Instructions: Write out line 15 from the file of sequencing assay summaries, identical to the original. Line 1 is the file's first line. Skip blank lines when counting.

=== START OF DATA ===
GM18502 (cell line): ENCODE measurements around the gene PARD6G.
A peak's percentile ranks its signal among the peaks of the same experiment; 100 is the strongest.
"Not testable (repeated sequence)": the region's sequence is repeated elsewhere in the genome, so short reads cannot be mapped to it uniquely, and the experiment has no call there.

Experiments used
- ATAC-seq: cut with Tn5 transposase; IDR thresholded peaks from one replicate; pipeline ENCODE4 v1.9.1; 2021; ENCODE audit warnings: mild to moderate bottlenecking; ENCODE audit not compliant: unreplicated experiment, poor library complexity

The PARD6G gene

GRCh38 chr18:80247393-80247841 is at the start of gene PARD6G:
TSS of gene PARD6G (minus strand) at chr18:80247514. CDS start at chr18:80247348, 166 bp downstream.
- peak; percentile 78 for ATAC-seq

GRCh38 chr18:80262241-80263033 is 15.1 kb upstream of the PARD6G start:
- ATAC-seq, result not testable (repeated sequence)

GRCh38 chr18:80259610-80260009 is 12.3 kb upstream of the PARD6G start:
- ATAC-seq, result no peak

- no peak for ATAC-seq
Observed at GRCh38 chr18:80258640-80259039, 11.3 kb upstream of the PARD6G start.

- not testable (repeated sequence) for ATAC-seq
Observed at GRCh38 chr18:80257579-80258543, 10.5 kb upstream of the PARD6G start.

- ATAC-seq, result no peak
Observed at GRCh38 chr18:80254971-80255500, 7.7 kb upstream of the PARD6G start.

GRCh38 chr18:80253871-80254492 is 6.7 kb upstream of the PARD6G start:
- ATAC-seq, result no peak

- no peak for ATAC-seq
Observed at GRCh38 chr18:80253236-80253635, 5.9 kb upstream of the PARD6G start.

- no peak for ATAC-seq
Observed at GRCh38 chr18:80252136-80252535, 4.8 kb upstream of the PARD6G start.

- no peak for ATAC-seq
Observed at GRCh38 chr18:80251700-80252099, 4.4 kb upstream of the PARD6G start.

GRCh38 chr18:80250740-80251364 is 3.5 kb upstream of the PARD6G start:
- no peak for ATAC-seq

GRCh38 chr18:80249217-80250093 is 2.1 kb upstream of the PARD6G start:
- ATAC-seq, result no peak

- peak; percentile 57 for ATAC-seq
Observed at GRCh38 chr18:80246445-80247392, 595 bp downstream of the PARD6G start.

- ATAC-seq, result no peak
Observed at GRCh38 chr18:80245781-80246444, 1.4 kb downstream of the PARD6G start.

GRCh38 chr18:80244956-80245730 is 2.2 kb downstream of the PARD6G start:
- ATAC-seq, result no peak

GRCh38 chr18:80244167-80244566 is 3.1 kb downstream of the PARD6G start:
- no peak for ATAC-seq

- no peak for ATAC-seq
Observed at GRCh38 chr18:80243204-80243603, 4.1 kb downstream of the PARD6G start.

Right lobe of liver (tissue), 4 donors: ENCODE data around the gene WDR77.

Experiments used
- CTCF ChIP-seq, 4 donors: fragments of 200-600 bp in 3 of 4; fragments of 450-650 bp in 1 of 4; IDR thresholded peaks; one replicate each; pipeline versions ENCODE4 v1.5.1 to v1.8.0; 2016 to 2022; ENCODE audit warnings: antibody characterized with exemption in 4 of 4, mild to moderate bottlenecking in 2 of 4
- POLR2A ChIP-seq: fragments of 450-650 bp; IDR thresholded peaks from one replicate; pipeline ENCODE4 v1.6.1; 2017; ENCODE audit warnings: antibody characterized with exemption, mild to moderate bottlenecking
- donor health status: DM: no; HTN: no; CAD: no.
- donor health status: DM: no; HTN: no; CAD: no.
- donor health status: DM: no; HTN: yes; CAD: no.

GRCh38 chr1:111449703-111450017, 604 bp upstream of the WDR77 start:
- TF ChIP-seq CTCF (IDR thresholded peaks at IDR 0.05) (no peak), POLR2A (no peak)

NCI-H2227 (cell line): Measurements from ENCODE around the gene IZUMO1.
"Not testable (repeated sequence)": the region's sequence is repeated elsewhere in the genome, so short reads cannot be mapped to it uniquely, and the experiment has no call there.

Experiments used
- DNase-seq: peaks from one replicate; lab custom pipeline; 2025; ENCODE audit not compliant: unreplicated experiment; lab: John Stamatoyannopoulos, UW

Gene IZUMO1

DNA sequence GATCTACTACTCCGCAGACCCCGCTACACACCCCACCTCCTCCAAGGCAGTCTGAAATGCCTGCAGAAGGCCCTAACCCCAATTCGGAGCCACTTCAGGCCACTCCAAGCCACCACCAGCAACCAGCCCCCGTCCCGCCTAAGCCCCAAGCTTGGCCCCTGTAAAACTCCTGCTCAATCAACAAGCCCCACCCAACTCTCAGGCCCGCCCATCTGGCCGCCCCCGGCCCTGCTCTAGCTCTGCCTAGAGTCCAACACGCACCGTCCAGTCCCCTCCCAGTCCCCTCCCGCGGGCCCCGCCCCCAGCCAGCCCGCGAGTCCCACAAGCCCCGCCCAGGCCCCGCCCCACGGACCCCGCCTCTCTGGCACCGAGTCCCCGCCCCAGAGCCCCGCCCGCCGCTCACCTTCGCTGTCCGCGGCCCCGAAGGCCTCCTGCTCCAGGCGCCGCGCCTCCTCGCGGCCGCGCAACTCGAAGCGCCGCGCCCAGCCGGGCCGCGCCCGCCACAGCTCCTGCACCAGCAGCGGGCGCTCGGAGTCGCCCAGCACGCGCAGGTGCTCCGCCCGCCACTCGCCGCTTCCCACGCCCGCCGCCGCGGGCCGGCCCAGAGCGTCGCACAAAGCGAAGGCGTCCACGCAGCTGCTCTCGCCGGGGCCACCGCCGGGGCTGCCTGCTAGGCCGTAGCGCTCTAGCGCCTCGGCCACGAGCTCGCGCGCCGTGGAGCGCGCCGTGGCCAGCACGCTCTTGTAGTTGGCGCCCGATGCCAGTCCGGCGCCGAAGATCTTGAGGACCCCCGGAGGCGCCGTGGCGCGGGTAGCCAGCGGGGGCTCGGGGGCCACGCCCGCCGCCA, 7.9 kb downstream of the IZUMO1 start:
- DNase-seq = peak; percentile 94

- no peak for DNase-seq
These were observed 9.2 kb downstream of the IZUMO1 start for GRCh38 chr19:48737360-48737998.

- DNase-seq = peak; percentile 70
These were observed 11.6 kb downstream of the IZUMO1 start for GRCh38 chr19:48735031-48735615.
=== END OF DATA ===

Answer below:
Observed at GRCh38 chr18:80258640-80259039, 11.3 kb upstream of the PARD6G start.